Prayers Out of the Closet

Sightlines: Filmmaking in the Academy Issue 4 2022

 

Márcio Andrade: Writer, Director, Producer
Film: Prayers Out of the Closet
Year: 2018
Length: 13 minutes 36 seconds

RESEARCH STATEMENT

Every life narrative is composed of reflections that weave the itinerary of experience and feed a tension between the singular and the universal, acting on the possibility of inventing the history itself and arising from motivations such as confession, justification and elaboration of meanings (Calligaris 1998), spreading in formats such as biographies, autobiographies, letters and diaries. In the film Prayers Out of Closet (Preces Fora do Armário, 2018), I create a relationship between autobiographical act and other characters to address my difficulty in reconciling religion and sexual diversity. Between archival images, personal testimonies and visits to rituals, I explore the search for others to create my own image of faith. The conceptual bases of the autobiography consist of the presence of a veracity pact, the approach to individual life, the retrospective account of the first person existence of the singular and the nominal identity between narrator, author and character (Lejeune 1989). The emergence of these characteristics in cinema takes place in the field of documentary, in which the interest in the gesture of creating an image of the self reveals formal possibilities that transformed our relations with cinematographic writings (Sherman 1998; Lane 2002; Macdonald 2013). In this film, I show myself, at the same time, as the object of my history and the result of a transformation, which can make us think about authorship not as a result of an artist’s expression, but as an operation to elaborate oneself in the realms individual, social and spiritual. Sayad (2008) thinks of authorship as a relevant issue in studies on creation, balancing between a formalist and structuralist look around doing and a symbolic sense that ‘indicates the presence of a thinking being who expresses himself through the film – which, in turn, gives work an artistic value’ (28). When I look at myself in the past, I try to combine the instances of the person and the screenwriter to rework moments of my own story through a kind of game, in which the process of discovery leads to the opening and repetition of a kind of death of myself. In this sense, the narrative works as a poetic elaboration of an image of me, in which the elements taken up by the author-person and reworked by the author-writer (archival images, interviews, voice-over narration, etc) function as images that build my own story and myself. For Johann, one of the elements of the screenwriter’s craft consists of ‘subverting the elements that are given to us by their uses; that we can have the ability to inhabit the void properly, filling it with imagination’ (2015, 91). In Prayers Out the Closet I crystallise a desire to imagine my own interiority, instead of ‘objectively’ representing an image of myself, allowing for reflection on how, when narrating ourselves, we do not represent ourselves, but simulate ourselves.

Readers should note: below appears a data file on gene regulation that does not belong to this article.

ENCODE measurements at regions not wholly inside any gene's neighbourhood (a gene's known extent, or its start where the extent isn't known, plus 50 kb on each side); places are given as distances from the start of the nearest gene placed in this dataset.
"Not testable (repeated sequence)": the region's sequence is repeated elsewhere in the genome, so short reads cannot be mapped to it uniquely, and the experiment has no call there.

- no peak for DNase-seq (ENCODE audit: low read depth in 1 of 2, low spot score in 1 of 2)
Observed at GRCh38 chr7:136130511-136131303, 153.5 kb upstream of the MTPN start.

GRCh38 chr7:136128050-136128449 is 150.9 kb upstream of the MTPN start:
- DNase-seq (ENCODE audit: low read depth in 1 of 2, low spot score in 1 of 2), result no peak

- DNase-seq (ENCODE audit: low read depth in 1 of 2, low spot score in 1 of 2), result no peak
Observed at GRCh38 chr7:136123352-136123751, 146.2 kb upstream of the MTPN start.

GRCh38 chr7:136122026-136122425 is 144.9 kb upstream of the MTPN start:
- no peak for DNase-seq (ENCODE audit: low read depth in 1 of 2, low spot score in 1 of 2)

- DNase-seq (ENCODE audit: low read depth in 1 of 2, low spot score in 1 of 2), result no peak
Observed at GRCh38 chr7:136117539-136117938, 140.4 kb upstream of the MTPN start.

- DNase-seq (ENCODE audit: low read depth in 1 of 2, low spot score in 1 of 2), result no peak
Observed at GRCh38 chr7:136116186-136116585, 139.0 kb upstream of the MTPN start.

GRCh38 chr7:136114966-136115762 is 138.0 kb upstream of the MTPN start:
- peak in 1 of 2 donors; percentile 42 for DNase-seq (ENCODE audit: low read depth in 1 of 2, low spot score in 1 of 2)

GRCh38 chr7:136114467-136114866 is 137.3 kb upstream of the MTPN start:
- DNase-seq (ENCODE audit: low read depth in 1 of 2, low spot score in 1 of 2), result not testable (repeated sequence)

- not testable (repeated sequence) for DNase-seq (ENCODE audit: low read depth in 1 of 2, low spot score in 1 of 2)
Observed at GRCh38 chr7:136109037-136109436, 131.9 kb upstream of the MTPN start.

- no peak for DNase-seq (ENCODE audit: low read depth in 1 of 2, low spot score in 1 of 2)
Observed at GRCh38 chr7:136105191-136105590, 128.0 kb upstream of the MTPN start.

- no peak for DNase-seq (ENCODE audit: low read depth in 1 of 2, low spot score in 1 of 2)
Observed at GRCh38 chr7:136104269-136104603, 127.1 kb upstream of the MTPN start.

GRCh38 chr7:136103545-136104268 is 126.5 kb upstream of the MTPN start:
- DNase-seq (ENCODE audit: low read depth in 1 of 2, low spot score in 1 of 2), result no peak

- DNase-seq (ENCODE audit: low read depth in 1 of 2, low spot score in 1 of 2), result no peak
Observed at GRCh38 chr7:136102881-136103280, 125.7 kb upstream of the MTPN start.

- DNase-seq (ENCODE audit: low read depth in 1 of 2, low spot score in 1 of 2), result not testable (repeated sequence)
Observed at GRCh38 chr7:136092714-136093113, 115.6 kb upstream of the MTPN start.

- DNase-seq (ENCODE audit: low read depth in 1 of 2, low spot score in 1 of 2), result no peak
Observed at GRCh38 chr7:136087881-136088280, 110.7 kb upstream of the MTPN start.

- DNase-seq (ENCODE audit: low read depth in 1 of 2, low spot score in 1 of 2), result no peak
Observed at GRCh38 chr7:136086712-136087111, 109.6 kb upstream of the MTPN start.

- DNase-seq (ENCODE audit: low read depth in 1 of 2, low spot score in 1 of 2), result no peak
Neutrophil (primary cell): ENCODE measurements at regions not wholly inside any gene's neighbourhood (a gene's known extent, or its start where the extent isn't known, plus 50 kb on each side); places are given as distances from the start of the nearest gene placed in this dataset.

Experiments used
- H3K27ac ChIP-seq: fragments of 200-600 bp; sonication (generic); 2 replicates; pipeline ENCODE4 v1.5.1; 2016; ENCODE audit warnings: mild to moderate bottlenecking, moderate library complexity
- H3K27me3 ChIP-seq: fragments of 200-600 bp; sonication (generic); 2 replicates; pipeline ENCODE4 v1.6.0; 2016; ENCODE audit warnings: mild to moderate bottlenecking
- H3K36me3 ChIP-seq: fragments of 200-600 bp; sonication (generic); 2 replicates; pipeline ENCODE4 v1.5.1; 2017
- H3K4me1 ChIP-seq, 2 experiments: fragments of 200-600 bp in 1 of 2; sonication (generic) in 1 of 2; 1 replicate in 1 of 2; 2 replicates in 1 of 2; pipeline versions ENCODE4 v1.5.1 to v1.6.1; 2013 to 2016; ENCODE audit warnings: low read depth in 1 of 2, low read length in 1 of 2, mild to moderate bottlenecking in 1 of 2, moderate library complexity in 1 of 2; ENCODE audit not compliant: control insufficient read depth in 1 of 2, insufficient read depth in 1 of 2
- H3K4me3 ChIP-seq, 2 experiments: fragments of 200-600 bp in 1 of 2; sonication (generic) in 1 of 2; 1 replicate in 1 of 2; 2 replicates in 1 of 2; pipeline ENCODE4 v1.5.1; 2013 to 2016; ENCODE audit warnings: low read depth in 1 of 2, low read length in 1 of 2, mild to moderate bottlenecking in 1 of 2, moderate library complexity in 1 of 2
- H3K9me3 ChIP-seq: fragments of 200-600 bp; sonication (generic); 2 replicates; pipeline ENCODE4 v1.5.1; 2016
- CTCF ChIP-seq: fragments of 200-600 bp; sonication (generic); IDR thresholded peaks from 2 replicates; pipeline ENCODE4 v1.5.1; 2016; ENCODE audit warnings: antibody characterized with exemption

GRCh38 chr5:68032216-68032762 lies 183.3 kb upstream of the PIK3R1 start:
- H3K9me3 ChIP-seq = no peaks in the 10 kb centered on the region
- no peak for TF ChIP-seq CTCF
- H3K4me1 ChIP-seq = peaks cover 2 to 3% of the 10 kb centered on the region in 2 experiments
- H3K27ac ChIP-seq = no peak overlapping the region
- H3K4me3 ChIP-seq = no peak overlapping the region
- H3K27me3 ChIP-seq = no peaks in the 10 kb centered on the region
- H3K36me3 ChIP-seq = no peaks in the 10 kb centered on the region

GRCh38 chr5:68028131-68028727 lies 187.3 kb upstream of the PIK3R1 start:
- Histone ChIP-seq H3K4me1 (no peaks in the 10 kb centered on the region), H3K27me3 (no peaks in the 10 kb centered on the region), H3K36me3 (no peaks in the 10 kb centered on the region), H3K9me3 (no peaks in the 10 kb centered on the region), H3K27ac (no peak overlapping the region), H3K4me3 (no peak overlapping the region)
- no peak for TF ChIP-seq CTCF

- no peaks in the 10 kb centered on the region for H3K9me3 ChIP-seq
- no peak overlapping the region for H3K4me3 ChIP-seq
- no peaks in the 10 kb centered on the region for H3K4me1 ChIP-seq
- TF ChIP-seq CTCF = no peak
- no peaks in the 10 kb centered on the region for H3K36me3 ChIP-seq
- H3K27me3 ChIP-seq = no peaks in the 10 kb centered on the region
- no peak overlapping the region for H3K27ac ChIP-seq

REFERENCES

Calligaris, Contardo. 1998. Verdades de autobiografias e diários íntimos.. Revista Estudos Históricos, Rio de Janeiro, v. 11, n. 21, 43-58.

Lane, Jim. 2002. The Autobiographical Documentary in America. Madison: The University of Wisconsin Press.

Lejeune, Philippe. 2014. O pacto autobiográfico: de Rousseau à internet. 2ª ed. Belo Horizonte, Editora UFMG.

Macdonald Scott. 2013. American ethnographic film and personal documentary: the Cambridge turn. Los Angeles: University of California Press.